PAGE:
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Capitol Retort: Majority leader; cop charged; Ellison for DNC?

Editor’s note: Welcome to Capitol Retort, our weekly review of issues in state and national news, with a rotating cast of political people in the know. Answers have been edited for length and clarity. Any instances of agreement are accidental.

Question 1: Republicans have named Sen. Paul Gazelka, R-Nisswa, their new senate majority leader. In his early interviews he has pledge to work with DFLers toward solid governing solutions. How do you feel about him as majority leader?

Javier Morillo, union leader and progressive advocate: I hope it is the case and that this time, upon winning the majority, the Republicans will focus on real issues. Gazelka has been a bit of a cultural warrior himself, particularly related to the LGBTQ community. And the last time Republicans were in charge they put the marriage amendment on the ballot.

My Republican friends assure me that they have learned their lesson and they will not be going after divisive things. But I am hoping that Senator Gazelka’s own — from my perspective — extreme past on social issues doesn’t get in the way of that.

Jennifer DeJournett, conservative political operative: I think he will do a good job. If he is able to bridge the different perspectives in the caucus and get down to business and work well with the Minnesota House caucus, he’ll be fine.

Josh Crosson, education advocate and senior director, Ed Allies: I am excited to work with Paul Gazelka. I am especially excited to hear his announcements for a pro-kid, pro-student approach in education, and his appointments of the right leaders for those committees.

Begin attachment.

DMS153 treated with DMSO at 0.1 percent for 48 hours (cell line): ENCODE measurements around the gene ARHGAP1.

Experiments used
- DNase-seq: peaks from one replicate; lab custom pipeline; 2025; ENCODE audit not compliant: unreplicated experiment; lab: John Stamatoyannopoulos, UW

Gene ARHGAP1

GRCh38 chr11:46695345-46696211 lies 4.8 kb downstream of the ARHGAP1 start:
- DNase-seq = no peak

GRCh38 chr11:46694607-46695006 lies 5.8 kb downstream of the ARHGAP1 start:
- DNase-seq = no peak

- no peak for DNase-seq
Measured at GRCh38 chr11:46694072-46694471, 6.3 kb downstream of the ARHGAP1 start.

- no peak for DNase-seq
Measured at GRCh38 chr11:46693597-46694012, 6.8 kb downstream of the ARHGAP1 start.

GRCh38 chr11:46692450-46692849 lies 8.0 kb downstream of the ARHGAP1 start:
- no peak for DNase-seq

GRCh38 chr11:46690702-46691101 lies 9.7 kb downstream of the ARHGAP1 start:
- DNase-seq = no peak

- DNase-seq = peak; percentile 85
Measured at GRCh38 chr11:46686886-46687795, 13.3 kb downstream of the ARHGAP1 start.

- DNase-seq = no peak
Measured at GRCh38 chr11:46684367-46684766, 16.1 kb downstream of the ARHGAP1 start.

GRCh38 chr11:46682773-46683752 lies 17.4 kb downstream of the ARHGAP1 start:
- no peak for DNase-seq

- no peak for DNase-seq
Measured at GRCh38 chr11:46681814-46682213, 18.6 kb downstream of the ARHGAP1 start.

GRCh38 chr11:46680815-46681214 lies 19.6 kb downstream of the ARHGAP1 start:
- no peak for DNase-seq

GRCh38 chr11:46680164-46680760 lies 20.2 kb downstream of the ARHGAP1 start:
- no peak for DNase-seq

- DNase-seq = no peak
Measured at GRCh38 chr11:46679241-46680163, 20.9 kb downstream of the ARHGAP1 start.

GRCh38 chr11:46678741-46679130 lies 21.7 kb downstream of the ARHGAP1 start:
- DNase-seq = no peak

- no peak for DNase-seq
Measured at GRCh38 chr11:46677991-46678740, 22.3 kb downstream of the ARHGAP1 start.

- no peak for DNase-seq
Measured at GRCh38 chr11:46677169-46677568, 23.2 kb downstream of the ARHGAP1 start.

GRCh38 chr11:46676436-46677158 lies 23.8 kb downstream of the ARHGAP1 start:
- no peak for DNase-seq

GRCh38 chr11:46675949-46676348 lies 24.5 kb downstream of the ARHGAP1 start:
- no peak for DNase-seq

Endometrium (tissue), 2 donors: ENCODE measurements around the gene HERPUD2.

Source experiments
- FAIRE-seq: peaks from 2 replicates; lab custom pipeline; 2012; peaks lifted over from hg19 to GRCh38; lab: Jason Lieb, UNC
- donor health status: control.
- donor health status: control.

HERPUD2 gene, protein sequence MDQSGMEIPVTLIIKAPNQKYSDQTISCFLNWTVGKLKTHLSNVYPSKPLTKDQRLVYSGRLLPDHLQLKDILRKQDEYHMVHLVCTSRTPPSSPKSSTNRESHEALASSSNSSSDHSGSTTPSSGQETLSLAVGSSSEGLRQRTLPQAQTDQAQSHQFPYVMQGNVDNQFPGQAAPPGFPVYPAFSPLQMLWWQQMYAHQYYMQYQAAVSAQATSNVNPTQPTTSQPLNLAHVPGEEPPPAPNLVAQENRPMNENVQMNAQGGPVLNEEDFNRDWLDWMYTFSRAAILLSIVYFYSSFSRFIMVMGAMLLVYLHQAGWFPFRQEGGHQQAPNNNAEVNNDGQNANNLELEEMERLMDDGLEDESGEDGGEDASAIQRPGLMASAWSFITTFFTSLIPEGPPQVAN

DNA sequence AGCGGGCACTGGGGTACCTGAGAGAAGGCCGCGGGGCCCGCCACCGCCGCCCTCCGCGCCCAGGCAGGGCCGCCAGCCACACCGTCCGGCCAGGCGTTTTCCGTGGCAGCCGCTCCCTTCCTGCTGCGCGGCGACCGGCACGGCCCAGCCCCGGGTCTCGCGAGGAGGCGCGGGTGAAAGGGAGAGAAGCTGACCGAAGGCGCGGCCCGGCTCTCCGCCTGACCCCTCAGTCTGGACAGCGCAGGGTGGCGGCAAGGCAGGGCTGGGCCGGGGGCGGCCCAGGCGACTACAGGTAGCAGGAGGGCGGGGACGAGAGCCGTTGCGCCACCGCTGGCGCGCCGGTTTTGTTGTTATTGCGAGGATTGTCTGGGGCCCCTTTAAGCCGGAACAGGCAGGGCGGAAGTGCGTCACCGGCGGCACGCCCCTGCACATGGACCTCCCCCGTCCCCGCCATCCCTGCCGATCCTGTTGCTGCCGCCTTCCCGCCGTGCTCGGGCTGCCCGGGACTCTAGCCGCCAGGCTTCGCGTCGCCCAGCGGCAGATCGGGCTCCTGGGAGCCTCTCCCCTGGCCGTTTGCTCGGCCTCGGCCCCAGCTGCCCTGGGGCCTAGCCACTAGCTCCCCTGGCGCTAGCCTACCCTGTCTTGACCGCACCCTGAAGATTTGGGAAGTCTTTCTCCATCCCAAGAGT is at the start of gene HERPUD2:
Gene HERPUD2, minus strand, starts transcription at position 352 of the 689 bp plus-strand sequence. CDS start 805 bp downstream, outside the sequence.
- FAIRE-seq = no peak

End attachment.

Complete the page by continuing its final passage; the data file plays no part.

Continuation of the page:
Ramsey County Attorney John Choi, shown addressing journalists July 8 in St. Paul, filed manslaughter charges Wednesday against a police officer in the death of motorist Philando Castile. (AP file photo: Jim Mone)

Ramsey County Attorney John Choi, shown addressing journalists July 8 in St. Paul, filed manslaughter charges Wednesday against a police officer in the death of motorist Philando Castile. (AP file photo: Jim Mone)

Question 2: Ramsey County Attorney John Choi has charged the police officer who shot Philando Castile with manslaughter. Is that the right call?

Morillo: Absolutely. Here in my office, and for so many friends who I am seeing on social media, the reaction was incredibly emotional because it is so rare to see anyone held to account.

I think that Choi was almost the mirror opposite of [Hennepin County Attorney] Mike Freeman when he talked about [the Minneapolis police shooting of] Jamar Clark. Freeman defined the officer’s state of mind in such a way that it just seemed like if a police officer subjectively decided he was in danger, he could act with deadly force. Choi said it is not in fact subjective — it’s not only about whether the officer felt that he was in danger. It was whether there was an objective danger. And Choi did not find that.